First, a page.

Entries tagged with “Joe Wright”.


This season of the Academy Awards has two strong contenders in movies that deal with the events that took place in May and early June 1940. While ‘s Dunkirk used the power of the computer effects to retrace the saga of the evacuation of the British army from the beaches of Europe in the first year of WWII, ‘s Darkest Hour takes us in the shady rooms of the politicians and army decision makers who had to make crucial decisions after the disastrous beginning of the war. While the focus in the first movie was on the collective resistance and heroism, the later puts on the first plan the personality of the man who took upon himself the reigns of power in the most difficult moments of the history of the United Kingdom.

 

source http://www.imdb.com/title/tt4555426/

source http://www.imdb.com/title/tt4555426/

 

There is a lot of history in Darkest Hour, part of it facts, some other fiction trying to be true to the spirit of history. ‘se non e vero, e ben trovato’ – ‘Even if it is not true, it is a good story’. The vision created by the authors of the script presents Winston Churchill as a candidate of compromise at a crossroad of the history, who reaches the peak because he is the only politician capable of gathering Labor opposition support for a national unity government. The conservative party and the king himself are very hesitant about his nomination, and much of the first weeks (described in the movie) of his prime-ministry will be faced finessing the attempts to have him replaced by an internal party coup, and fighting to take the kingdom firmly on the path of uncompromising resistance to the Nazi enemy and fierce fight to total victory, in the conditions of the defeat of the allied armies and fall of most of the Western Europe under German occupation. It’s a story of political intrigue and the personal story of the controversial politician becoming the leader of the free world at war.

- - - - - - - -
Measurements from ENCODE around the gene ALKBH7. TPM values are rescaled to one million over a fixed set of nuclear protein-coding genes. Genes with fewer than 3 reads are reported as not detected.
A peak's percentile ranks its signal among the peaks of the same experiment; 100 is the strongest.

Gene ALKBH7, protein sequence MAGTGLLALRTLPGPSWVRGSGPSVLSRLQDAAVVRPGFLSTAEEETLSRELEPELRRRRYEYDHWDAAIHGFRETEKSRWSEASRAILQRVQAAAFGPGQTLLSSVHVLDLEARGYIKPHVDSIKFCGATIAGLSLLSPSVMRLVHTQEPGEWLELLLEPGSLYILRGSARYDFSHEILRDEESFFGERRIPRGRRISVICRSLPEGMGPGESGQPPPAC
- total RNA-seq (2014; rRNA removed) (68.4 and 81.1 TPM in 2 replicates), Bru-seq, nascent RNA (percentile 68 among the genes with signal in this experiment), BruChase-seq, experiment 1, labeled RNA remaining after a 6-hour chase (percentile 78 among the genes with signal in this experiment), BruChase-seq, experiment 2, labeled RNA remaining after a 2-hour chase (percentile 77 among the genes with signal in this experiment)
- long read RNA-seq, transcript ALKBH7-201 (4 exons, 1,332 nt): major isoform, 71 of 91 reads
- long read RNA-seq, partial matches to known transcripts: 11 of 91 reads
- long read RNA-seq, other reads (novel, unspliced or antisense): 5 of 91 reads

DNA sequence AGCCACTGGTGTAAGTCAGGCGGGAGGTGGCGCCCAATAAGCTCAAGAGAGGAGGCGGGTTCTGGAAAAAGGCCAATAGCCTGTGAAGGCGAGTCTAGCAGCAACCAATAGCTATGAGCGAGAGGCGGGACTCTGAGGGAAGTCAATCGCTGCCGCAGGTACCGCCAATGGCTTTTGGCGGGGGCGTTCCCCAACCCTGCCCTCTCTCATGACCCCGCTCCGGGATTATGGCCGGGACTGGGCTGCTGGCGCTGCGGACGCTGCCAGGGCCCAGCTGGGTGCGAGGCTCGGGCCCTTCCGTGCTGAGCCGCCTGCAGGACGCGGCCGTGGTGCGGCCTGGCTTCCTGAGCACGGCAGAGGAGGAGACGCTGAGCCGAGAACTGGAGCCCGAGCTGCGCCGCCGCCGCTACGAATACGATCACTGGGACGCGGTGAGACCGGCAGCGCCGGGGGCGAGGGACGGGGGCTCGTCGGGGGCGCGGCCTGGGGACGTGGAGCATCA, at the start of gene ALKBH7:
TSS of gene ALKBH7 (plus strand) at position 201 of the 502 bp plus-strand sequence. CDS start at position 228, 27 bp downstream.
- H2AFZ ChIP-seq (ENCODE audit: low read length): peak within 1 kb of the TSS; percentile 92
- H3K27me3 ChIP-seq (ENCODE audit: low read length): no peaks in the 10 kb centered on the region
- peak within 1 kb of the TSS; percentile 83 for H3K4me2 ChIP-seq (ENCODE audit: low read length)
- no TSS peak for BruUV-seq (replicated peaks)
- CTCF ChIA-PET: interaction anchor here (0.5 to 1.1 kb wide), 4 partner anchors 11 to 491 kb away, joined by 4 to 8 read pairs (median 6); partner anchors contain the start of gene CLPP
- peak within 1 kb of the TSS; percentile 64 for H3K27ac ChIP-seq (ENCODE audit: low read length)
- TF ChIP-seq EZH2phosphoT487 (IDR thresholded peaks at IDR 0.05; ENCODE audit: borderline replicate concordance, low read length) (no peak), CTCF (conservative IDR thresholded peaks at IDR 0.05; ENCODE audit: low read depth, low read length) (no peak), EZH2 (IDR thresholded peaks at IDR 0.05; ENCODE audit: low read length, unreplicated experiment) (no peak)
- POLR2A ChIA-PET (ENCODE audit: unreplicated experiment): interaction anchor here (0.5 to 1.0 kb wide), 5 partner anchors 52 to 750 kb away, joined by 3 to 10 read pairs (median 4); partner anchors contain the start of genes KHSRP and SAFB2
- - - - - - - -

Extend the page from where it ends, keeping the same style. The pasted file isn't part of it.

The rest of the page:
(video source TRAILER CITY)

 

Director does in my opinion a very good work in building the story as a political thriller, re-creating to detail the atmosphere of London at war, and bringing to life on screen the characters of the principal players of this historical drama. At some moments he plays with the formats of the frame, we can see the characters and especially Churchill cornered or squeezed to part of the surface of the screen, almost like in two-dimensional paintings, thus creating the sensation of claustrophobia or psychological pressure the heroes find themselves in. Churchill may be one of the most popular historical personalities in cinema, but the absolutely fantastic performance of brings new angles, as we see the quite old politician and flawed human being transforming himself into a leader with the moral force, political skills and strong convictions not only to lead but also to become a model for his country at war. The rest of the actors team is up to the mission as well, including as Winston’s supportive wife, with a nuanced version of King George VI (although his change of mind is not so well explained) and as his young and devoted secretary.